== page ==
Powerful People Think They Have More Control Over Time (And They Might Be Right)

We live in a culture of constant busyness. But despite jam-packed schedules, some of the most in-demand people -- high-powered CEOs, celebrities and leaders -- may be immune to the debilitating feeling of time famine that the rest of us struggle with, according to a new study.

That's because, according to the University of California at Berkeley study, people who feel powerful also feel a greater level of control over their time.

The researchers conducted five studies with 557 participants total to examine how power increases perception of available time. In one study, researchers asked 102 students to imagine themselves in a job interview, with one group being told that they were the interviewer (i.e. the boss), and one group being told they were the interviewee (i.e. the prospective lower-level employee). Both groups then answered a survey that asked them to rate their level of agreement with statements such as, I feel like there is plenty of time in my life to make new plans and Time is slipping away. The group that imagined themselves as the boss were more likely to imagine themselves having more time available to them than the job-seeker was.

The study offers further proof of the highly subjective experience of time. Because people who feel powerful may also have a stronger sense of illusory control, the researchers theorize that powerful people feel they have more available to them because of their greater perceived control over time.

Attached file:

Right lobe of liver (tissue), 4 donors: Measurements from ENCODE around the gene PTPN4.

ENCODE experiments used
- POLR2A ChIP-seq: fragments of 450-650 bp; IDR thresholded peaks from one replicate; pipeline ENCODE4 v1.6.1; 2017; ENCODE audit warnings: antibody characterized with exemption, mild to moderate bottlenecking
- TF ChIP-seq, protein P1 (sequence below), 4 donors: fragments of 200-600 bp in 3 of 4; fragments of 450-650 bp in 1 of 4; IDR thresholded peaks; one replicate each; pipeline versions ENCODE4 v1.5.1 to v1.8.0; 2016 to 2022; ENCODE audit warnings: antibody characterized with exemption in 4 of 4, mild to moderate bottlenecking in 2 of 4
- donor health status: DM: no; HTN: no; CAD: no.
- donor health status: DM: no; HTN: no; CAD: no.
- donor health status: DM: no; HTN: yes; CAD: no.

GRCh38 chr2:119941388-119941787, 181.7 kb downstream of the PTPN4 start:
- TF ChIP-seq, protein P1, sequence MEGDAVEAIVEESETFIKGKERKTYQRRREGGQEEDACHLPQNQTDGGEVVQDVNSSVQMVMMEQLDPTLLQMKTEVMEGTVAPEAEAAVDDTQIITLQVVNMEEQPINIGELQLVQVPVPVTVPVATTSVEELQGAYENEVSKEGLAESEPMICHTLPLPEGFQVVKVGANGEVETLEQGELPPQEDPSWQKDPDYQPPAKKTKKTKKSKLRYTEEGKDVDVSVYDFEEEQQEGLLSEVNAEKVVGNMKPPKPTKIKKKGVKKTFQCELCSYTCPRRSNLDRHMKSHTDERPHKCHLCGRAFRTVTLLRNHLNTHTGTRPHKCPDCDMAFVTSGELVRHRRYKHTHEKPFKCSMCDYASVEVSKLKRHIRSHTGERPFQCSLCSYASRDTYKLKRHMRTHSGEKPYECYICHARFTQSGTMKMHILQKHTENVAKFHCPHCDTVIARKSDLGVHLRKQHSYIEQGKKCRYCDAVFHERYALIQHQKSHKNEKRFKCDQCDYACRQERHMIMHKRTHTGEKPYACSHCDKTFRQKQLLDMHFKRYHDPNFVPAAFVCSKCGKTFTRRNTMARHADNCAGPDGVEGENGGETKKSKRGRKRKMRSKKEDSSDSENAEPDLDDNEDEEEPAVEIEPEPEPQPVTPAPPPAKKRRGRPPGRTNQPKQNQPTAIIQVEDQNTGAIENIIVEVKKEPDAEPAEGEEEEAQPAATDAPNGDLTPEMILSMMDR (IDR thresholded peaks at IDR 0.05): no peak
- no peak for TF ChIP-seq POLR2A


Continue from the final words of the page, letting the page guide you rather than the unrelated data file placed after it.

And, to be sure, most powerful people do have more control over their schedules: The higher up on the corporate food chain you are, the easier it is to move and cancel meetings, take vacation or days off as needed and even arrive late to various functions and events. And those with higher salaries can afford the assistants, housekeepers and support staff that can help remove necessary to-dos from their lists.

Previous research has found that power can cause individuals to think they have more control over outcomes than they actually do -- a false perception that also leads to "unrealistic optimism and inflated self-esteem."